On 6/30/06, Hans de Goede <j.w.r.degoede(a)hhs.nl> wrote:
I and Eitch are currently looking into packaging ode (a physics
library). Ode uses OPCODE which is a 3D collision detection library.
Opcode is included in ode's sources but is used by many opensource
projects to name 2:
Opcode can be compiled to use either callbacks to get the next object
from a list of objects that need to be checked for collisions _OR_ to
use an array of pointers to these objects. however it cannot be compiled
to support both! And it has more compile time options like these which
are likely to be used in a mix and match style by other projects.
Also all projects using opcode seem to have made their own additions to
it, now these extra overloaded operators and methods could be merged
into the mainline, but thats going to be a pain, because then each time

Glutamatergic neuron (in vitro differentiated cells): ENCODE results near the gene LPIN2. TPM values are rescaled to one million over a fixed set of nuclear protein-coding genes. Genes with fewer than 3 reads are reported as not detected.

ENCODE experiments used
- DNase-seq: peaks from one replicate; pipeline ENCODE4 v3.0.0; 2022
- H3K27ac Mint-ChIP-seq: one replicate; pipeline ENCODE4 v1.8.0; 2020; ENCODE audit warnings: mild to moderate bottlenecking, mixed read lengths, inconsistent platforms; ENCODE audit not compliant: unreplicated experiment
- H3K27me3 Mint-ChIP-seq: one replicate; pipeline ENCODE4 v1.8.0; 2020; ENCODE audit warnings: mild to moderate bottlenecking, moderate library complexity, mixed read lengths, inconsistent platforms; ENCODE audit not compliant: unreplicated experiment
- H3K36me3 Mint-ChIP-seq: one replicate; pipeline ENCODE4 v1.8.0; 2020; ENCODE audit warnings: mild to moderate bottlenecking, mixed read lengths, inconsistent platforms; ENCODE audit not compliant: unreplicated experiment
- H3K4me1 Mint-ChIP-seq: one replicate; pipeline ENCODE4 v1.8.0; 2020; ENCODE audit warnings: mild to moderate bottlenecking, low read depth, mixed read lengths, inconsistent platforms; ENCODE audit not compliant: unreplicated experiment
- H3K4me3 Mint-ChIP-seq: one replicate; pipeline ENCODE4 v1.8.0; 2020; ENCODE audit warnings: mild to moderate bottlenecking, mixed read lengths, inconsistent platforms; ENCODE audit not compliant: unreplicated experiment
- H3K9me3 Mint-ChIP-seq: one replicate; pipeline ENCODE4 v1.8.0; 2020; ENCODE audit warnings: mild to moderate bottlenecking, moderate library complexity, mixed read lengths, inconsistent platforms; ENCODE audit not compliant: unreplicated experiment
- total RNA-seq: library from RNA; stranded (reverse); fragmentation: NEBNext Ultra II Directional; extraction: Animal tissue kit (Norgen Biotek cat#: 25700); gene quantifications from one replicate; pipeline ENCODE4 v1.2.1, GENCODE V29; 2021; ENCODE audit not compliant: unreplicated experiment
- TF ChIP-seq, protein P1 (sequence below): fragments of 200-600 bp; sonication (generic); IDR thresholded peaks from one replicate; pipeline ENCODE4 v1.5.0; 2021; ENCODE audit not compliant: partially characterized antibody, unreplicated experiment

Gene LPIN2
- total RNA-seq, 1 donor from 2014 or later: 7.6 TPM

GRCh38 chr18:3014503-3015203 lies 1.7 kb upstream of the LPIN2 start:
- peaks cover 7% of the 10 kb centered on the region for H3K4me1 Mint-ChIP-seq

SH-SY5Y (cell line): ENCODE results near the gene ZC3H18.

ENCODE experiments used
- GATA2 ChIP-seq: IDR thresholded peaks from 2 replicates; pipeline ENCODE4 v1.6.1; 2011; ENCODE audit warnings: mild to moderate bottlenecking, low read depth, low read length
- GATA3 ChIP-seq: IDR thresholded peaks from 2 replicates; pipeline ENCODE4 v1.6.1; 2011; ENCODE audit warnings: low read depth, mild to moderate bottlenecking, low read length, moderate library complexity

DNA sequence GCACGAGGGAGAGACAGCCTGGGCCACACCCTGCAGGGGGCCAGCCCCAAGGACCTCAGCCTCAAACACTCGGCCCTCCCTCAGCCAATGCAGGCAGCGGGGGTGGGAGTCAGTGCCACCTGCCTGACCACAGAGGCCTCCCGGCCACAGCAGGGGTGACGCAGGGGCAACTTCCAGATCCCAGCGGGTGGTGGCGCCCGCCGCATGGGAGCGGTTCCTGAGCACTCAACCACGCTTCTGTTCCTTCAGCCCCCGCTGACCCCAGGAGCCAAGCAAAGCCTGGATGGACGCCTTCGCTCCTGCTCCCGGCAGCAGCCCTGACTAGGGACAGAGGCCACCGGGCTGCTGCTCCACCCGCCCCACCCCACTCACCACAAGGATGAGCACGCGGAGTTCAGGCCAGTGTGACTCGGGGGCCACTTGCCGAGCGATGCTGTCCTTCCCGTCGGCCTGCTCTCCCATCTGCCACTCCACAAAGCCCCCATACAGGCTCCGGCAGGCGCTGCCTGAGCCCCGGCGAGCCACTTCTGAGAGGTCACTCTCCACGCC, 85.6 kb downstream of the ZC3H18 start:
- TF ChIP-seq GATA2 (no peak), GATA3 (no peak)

a new package using opcode is going to get packaged any functionality
added to opcode by this application much first be merged into our
seperate opcode package.
And even with that done we still have the compile time options. Notice
that I gave one example, but that there are atleast 2 options which lead
to incompatible libs, so thats 4 versions of the lib. and that is only
after checking the 3 options modifed from the default settings by ode
and crystalspace, so thats 2 out of 3 :|
All in all this leads me to the conclusion that its best to make an
exception to the rule: "libraries with a seperate upstream yet included
in the sourcetarbal must not be used" in the case of opcode.
Does not following this rule sound reasonable / any objections?
Would it make sense to have ode-opcode, demo-effects-opcode,
crystal-space-opcode etc packages? That is, split the opcode part
into a seperate subpackage that does not require the main package, and
if one project can use another's opcode it can do so?